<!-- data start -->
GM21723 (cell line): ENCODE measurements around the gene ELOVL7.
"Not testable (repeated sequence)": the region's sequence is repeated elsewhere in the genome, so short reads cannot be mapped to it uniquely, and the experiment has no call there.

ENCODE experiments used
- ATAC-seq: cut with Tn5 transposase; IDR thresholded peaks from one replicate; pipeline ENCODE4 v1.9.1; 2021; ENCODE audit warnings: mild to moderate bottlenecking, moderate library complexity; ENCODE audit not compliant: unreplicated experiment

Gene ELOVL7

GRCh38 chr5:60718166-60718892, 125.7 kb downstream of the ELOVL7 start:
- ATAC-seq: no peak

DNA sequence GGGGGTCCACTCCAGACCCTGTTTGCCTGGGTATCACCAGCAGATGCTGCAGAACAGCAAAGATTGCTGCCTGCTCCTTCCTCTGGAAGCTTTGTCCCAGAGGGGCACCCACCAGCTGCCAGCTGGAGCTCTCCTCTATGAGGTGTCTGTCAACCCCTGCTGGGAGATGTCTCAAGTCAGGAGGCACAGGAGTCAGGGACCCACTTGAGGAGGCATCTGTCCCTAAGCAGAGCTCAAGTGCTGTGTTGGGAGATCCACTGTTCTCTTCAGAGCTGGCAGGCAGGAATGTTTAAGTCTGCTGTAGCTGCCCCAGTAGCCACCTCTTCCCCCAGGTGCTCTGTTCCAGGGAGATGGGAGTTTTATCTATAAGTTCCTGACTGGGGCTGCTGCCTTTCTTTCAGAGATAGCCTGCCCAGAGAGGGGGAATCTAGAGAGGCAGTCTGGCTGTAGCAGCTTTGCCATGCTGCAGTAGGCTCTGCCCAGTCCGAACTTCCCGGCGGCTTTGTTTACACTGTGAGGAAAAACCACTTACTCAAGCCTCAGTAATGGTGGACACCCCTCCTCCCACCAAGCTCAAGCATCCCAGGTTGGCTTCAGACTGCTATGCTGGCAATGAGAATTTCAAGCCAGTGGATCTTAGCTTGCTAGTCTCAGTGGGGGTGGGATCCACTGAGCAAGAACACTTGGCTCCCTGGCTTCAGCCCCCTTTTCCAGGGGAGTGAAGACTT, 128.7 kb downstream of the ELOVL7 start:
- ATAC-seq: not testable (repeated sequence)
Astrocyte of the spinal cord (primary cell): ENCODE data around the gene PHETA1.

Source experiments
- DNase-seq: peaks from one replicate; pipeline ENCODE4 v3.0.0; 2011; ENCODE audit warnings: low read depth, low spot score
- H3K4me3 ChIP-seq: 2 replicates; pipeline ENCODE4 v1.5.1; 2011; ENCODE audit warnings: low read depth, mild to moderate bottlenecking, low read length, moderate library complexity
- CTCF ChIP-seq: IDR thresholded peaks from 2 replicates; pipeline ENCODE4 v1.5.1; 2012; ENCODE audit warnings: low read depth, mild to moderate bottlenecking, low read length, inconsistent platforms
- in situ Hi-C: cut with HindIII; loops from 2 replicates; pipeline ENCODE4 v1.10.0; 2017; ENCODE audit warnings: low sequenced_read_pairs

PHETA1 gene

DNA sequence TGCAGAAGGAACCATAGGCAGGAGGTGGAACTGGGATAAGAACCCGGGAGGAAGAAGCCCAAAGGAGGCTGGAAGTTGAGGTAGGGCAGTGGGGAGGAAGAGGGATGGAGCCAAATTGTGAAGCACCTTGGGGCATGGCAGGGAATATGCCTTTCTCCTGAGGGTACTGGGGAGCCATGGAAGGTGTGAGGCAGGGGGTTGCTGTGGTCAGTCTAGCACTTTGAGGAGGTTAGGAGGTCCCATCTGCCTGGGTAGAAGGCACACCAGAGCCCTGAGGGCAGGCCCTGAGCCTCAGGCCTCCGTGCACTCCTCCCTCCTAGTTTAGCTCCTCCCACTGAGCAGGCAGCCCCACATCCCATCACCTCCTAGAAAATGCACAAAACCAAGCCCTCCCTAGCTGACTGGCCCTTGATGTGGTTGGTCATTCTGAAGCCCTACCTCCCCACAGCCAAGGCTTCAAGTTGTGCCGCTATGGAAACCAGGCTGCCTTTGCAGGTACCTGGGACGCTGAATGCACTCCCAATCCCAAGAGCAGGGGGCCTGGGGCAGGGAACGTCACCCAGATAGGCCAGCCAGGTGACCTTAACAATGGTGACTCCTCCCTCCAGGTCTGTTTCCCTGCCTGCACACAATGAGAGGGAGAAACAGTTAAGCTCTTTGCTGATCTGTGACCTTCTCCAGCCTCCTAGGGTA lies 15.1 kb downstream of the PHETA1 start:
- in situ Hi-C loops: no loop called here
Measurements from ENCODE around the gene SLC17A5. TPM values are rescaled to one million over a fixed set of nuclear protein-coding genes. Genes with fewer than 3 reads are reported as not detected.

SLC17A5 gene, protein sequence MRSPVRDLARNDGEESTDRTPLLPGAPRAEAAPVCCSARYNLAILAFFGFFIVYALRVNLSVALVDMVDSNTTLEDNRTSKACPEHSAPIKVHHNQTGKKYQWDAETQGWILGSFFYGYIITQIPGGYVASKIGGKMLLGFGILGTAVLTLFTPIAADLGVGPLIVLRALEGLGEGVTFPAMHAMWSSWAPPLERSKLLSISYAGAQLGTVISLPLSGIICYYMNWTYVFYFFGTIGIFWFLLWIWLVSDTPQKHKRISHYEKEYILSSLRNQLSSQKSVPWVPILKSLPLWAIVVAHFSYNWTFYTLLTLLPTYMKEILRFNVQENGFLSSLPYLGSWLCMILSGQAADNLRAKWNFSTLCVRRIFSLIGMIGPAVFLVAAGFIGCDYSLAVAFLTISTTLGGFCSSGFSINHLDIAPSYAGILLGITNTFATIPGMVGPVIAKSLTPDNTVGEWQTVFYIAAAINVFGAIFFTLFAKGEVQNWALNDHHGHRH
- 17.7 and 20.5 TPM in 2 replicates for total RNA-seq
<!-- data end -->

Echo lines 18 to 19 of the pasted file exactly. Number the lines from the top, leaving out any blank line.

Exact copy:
- in situ Hi-C loops: no loop called here
Measurements from ENCODE around the gene SLC17A5. TPM values are rescaled to one million over a fixed set of nuclear protein-coding genes. Genes with fewer than 3 reads are reported as not detected.